Wednesday, October 14, 2009

Read-alike Guides - Bridget Jones's Diary

If you liked Bridget Jones's Diary by Helen Fielding, you might like one of these books:

Angus, Thongs, and Full-Frontal Snogging by Louise Rennison
At 14, Bridget Jones was probably a lot like Georgia Nicholson. In her journal, Georgia records a year of side-splitting tales as she tries to reduce the size of her nose, stop her mad cat Angus from terrorizing the neighborhood pets, and win the love of hunky Robbie. Adults will love this YA book, a fun reminder of the light side of being a teen. (YAF Ren)

The Goddess Rules by Clare Naylor
Kate Disney is content with her cramped garage studio and her convenient, part-time boyfriend. Then screen legend Mirabelle Moncur commissions Kate, a painter of animal portraits, to immortalize her pet lion cub, and the two become friends. Mirri teaches Kate how to dress properly, stand up for herself, and enjoy a man's attentions in this light, fun, and authentically touching tale.

The Go-To Girl by Louise Bagshawe
Tired of being overlooked among the glamorous, gorgeous women who surround her, lowly script-reader Anna Brown sets out to turn her life around and win the man of her dreams—Mark Swan, Britain's hottest director. Snappy dialogue, deliciously shallow characters, and unusual plot devices (like an arranged marriage) put a new spin on chick lit.

Highland Fling by Katie Fforde
Taking a business trip to Scotland after a fight with her boyfriend, financial assistant Jenny Porter works to save a troubled textile mill and helps in a variety of local causes. Will feisty, independent Jenny find true love and save the town? Light-hearted and witty, Fforde’s book is perfect for readers who like their chick lit with a Scottish twist.

Jemima J by Jane Green
Plus-sized Jemina Jones struggles with weight, dating, and work issues as she navigates a treacherous world dominated by thinner women. Although the technical detail of online dating is outdated (the book was written in 1999), the results of Jemima’s efforts still ring true. This is a feel-good modern fairy tale—with the apt subtitle ”A Novel of Ugly Ducklings and Swans.”

Original Cyn by Sue Margolis
When a coworker steals her idea for an ad campaign, Cynthia Fishbein, the quintessential good girl, reaches her breaking point, taking the other woman's identity and embarking on a double life. With this unusual twist on the chick lit genre, Margolis includes something for everyone—humor, good dialogue, hot love scenes, and lots of dilemmas.

Simply Divine by Wendy Holden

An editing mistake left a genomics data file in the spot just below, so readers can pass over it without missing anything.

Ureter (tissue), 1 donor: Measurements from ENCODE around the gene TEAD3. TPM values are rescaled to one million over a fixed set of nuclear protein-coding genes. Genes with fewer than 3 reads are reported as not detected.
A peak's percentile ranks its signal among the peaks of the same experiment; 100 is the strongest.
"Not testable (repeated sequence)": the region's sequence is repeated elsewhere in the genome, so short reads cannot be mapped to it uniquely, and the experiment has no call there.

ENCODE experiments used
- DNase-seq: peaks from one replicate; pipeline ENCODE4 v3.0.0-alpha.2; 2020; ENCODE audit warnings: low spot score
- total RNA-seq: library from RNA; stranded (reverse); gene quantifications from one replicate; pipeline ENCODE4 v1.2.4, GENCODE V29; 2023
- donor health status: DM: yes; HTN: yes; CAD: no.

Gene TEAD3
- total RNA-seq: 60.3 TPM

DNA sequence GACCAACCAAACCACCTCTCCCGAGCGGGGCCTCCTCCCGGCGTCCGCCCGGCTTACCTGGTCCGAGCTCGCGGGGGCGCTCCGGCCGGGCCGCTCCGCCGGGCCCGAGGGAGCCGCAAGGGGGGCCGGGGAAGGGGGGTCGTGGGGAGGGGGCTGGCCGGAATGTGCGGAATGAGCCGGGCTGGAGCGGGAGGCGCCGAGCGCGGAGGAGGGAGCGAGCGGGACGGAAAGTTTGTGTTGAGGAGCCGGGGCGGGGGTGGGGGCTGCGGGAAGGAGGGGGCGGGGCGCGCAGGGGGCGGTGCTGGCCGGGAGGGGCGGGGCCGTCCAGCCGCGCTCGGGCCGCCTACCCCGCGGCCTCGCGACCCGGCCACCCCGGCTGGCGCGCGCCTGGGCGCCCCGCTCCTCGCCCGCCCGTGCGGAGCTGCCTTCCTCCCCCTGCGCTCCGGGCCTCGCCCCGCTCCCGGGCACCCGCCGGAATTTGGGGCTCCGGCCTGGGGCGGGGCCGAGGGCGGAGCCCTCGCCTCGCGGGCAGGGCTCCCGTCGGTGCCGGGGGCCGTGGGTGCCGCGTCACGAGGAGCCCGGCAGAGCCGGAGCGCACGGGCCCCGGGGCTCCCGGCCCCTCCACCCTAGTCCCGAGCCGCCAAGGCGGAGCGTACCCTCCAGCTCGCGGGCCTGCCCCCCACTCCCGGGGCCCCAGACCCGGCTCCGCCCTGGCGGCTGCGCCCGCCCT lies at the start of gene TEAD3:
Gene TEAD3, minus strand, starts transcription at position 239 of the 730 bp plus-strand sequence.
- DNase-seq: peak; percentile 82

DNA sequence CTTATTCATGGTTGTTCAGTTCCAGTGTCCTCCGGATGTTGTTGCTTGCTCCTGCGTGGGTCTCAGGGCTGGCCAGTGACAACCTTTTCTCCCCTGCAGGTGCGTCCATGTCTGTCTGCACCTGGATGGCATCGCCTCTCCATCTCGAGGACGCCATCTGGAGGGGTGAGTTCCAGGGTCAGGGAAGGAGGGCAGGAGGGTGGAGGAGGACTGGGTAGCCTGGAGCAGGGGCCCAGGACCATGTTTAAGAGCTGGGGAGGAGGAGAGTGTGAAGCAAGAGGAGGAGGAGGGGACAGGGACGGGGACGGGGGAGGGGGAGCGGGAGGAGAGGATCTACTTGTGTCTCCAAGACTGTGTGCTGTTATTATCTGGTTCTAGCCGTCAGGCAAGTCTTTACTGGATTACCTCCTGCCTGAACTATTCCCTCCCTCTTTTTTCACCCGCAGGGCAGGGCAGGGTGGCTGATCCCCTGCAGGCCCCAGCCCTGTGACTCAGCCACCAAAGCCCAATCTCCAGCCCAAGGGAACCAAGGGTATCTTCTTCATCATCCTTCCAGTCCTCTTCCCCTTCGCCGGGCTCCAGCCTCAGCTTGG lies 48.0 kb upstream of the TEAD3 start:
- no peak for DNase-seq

Jane, a struggling young writer for a popular women's magazine, gets the nightmarish assignment of becoming the ghostwriter for Champagne D'Vyne, a stereotypical socialite. Distractions in Jane’s life complicate the task in this clever, pun-filled book populated with vivid characters. Simply put, it’s simply divine.

Sushi for Beginners by Marian Keyes
Though most chick lit seems to be London-based, Irish novelist Keyes could be called the founder of the genre. Three women in the fashion magazine industry rely on each other’s support as they try to navigate the fast-paced worlds of love and career. This is a fun read for those who enjoyed the dynamic between Bridget Jones and her friends.

A Tale of Two Sisters by Anna Maxted
Professional differences, new loves, and mistakes threaten to separate two very different sisters—Cassandra, a charismatic, and successful woman caught in a bad marriage, and Lizbet, a plump dreamer striving to succeed as a journalist. Cliff-hanger chapter endings make this a page-turner, while clever plotting and truly interesting characters make the novel stand out in the genre.

Twenty Something by Iain Hollingshead
In this Bridget Jones for lads, 25-year-old Jack is having a quarter-life crisis—he hates his job, he's upset about his receding hairline and expanding waistline, and he's stuck in a disastrous relationship. In his diary, Jack records, as he puts it, why he has become such a "tosspot," and he formulates a plan to free himself from the grindstone. Hollingshead has a flair for comedy and characterization.

Also by Helen Fielding:

Bridget Jones: The Edge of Reason
Four weeks after the end of her first diary, Bridget’s honeymoon period with Mark Darcy is over. Bridget is feeling uncomfortable with the realities of sharing bed and board with another person, especially one who votes conservative and folds his boxers before bed. Then there’s Rebecca, a sexy woman intent on stealing Bridget’s man. Poor Bridget seems doomed to singlehood forever!

Cause Celeb
Disillusioned with London's glittering celebrity world, Rosie Richardson escapes to a refugee camp in the African desert, where she is forced to draw on her media savvy to aid the starving victims of a devastating famine. The juxtaposition of chattering socialites and silently suffering refugees in Fielding’s first book creates satire that is both humorous and sobering.

Olivia Joules and the Overactive Imagination
Journalist-turned-spy Olivia Joules finds herself drawn to Pierre Ferramo, a man of impeccable taste and extraordinary wealth, until she begins to worry that he is an international terrorist. Fielding has written another endearing, hilarious heroine in a laugh-out-loud meeting of romance and espionage—a kind of Bridget Jones meets James Bond.

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